Think of how you would introduce your very young child to creating art or to any sport or to reading books. Most 2-year-olds don't have the "equipment" to read, but we don't have to wait until they do to get them excited about books, familarize  them with the reading process, and instill an early foundational *propensity* to read.  We present our little ones with attractive age-appropriate books, and we model by reading out loud.  Luckily, we don't have to be prize-winning authors to be qualified to teach our children a love of reading and basic reading skills.

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JEAN:  Will you share your favorite instruments or music games for young kids?

KARI:  I'm pretty spontaneous about what my favorite game is at any given moment.  The best game is the one we're playing right now!  Because that's what's relevant.  And spontaneity and silliness often go hand in hand.  

Though everybody gets excited when the parachute or the instruments come out in class, I try to help parents understand that children can only truly learn to play instruments after they have mastered "playing" their own bodies.  I love games that reinforce the parent-child bond or that build a sense of community.  With all this in mind, we do lots patty-cake type activities, hugging, rowing, rocking, hand-holding, tickling, dancing, anything that involves loving physical interaction between parent and child.  

Peek-a-boo!  It's a universally beloved game, and it can be taken to new heights when you add music.  We do things as simple a singing "Peek-a-Boo" on the cadential notes of a song, and as involved and protracted as having a whole 4-phrase chant that is basically one long peek-a-boo game.  "Jack in the Box" is a favorite chant along those lines.

I do love the instruments too, and I have a special place in my heart for the drums.  There were never enough drums to go around when I was a kid, and I SO wanted to be the drummer!  I love the big ol' booming gathering drums!

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JEAN:  Anything else you’d like to add?

KARI:  While books-on-tape are fun and useful, you wouldn't rely solely on them to teach your child to read.  Likewise, don't fall into the trap of thinking you can teach a child to be musical by relying solely on recorded music.  You may raise a skilled consumer of music this way, but probably not a confident music-maker.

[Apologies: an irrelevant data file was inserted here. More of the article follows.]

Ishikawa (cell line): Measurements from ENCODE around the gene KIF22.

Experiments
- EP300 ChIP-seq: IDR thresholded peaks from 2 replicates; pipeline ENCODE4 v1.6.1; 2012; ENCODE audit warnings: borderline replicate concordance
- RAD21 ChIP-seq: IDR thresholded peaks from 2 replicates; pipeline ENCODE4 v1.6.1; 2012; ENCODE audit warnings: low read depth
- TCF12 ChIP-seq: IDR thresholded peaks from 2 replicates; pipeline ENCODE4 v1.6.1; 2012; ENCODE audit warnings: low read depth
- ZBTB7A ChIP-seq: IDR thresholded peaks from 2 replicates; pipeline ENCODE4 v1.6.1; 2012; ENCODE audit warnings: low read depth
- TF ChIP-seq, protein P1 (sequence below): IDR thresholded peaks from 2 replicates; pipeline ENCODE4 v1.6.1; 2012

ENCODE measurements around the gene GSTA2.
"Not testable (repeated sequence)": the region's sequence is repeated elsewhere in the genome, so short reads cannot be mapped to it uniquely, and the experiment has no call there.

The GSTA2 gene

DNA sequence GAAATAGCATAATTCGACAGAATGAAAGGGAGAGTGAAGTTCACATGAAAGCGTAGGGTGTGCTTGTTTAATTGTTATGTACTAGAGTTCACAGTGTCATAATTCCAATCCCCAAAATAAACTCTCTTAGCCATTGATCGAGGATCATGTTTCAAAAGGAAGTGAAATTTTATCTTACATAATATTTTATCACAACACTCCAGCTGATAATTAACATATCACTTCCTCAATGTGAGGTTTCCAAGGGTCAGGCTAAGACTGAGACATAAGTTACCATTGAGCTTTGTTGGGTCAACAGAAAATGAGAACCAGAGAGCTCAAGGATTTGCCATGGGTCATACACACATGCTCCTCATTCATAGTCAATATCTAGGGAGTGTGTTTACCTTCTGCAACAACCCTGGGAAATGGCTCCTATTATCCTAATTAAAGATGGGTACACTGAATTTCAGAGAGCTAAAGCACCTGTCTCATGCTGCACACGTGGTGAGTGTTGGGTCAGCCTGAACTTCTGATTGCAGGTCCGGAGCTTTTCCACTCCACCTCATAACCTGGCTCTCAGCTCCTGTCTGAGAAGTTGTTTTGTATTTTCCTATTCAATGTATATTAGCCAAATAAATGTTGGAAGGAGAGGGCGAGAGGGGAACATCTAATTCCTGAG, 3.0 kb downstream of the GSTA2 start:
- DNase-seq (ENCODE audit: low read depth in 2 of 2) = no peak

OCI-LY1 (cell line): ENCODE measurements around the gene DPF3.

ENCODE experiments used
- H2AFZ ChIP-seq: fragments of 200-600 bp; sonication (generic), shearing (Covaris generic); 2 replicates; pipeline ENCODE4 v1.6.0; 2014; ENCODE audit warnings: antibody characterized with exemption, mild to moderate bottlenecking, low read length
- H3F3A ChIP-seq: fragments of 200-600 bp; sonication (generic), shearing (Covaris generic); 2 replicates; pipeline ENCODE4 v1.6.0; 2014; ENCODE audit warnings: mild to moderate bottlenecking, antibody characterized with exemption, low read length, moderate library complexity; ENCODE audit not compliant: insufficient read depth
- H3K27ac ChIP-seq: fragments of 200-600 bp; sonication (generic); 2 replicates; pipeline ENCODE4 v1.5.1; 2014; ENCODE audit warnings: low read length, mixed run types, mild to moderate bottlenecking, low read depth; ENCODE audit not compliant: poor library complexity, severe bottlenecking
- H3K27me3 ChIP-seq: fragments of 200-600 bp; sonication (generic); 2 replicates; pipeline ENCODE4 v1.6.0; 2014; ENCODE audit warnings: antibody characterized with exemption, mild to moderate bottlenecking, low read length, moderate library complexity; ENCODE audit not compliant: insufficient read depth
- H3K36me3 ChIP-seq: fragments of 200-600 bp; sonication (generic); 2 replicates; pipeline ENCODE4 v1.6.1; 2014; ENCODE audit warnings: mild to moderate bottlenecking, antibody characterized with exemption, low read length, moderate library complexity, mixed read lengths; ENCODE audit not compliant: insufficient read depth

Also, I want to encourage parents to keep on singing, even when you're not receiving accolades from your child.  It is typical for every child to go through a protracted "No Mama, don't sing!!" phase.  My son did this from about 2 1/2 years until 3 1/2 years.  But "How can I keep from singing?" Eventually he outgrew that phase, or maybe he just gave up!  No matter what your child says at any particular moment, your voice is the most important and beautiful one in the world to him.

Thanks for giving me the opportunity to spout off about musical learning for young children! I would love to hear your readers' reactions to any of what I've said and answer questions, so fire away!

JEAN: Thank you so much, Kari!

Registration is now open for Asheville Area Music Together winter classes. If you live in the area and have small children (between 0 and 5), I highly recommend them! And if you live elsewhere, there is likely a parent-child music class somewhere near you.

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Drum Giveaway:

To be entered into a random drawing for this child’s hand drum, please leave a comment about a favorite musical experience you've shared with your child – this could be a favorite song sung together, a show you’ve attended together, a favorite musical routine… Comments left by Thursday, December 9th at 12 midnight EST will be included in the drawing.

The random number generator picked #70 so Ann wins the drawing for the child's hand drum. Congrats Ann!

I love Music Together. We play the CDs and my boys now 7,7 and 10 still love them. Last night in the ER with my 2 year old we sang "open, shut them" together while waiting for her to get stitches in her forehead. For a Christmas present I want to give her (and me) registration to Music Together classes.